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The Brit Awards Are Broken, How Do We Fix Them?

You can count the number of black British artists on one hand, and is there really such a shortage of talented British women that we have to nominate Amy Winehouse again?
January 15, 2016, 12:49pm

This article originally appeared on Noisey UK.

In a world that is so volatile; where Donald Trump can be a runaway success, where unexpected supernovas can explode at 560 billion times the power of our sun, and hurricanes can form in the Atlantic for the first time since 1938, it’s nice that the Brit Awards can be resolute in its delusional determination to stay exactly the same.

Trapped in a cultural static of its own making, it is an awards ceremony forged in a crucible of tedium, and while UK music might morph, mutate and expand in the most exciting ways, the Brit Awards remains so predictable, it verges on comforting. It sees grime, yes, but it chooses to Keep Calm and Carry On. It’s vaguely aware of Skepta, but who needs Skepta when you’ve got Olly Murs? It is a cultural safe space for ITV viewers still suffering from PTSD after seeing Yeezy perform “All Day” in 2015.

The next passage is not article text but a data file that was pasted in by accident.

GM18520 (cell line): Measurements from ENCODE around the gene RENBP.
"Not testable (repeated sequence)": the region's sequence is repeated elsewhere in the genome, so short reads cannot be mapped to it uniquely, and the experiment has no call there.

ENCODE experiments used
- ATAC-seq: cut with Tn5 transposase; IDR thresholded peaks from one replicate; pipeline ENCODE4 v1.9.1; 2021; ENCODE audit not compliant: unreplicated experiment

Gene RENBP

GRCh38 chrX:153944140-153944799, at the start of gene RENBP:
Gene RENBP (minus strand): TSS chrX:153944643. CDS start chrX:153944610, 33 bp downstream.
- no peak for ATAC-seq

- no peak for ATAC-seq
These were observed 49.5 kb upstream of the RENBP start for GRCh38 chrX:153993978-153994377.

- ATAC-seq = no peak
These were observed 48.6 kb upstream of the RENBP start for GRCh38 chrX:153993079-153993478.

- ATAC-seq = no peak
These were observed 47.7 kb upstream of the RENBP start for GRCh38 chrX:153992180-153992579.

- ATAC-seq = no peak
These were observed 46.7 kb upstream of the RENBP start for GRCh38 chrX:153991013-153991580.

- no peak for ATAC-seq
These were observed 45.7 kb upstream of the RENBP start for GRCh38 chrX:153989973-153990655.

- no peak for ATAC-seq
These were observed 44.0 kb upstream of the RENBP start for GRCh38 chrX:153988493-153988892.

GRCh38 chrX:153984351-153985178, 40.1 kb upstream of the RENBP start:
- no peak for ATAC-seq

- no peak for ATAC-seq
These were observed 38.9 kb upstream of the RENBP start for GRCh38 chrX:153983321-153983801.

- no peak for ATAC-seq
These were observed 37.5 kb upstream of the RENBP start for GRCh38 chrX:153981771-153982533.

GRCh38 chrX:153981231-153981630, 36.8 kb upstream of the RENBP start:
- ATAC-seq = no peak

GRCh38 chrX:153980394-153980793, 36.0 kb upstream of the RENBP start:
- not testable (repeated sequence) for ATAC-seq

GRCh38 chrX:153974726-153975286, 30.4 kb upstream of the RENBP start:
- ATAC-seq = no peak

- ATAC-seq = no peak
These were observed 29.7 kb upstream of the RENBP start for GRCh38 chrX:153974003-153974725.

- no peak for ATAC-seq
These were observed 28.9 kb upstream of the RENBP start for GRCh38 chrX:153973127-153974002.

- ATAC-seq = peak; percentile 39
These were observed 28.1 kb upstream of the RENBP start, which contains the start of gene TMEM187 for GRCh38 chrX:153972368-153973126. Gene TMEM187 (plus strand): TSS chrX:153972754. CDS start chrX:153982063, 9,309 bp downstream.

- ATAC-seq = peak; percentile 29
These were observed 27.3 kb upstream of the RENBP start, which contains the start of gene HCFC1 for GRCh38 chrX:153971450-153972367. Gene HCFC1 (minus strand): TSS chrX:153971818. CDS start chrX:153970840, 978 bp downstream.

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The nominations for this year’s festivities, which will take place on February 24, were revealed yesterday evening, and the largest amount go to Adele, Years & Years, Calvin Harris, and James Bay. James Bay, a man so bland that even complimentary articles about his music struggle to find superlatives anywhere beyond “headwear loving.” A man labeled a "troubadour" even though he definitely isn’t a French medieval poet from the 11th century, although that would at least explain his fashion sense and his dysentery pale complexion.

As usual, the international nominees—featuring Courtney Barnett, Lana Del Rey, Bjork, Tame Impala, Major Lazer, Alabama Shakes, Eagles of Death Metal—are way more critically acclaimed than the artists that've been nominated as our own domestic successes. When you read the two sets of nominations consecutively, it's like ordering Coca-Cola and getting served a home-brand diet version from Lidl.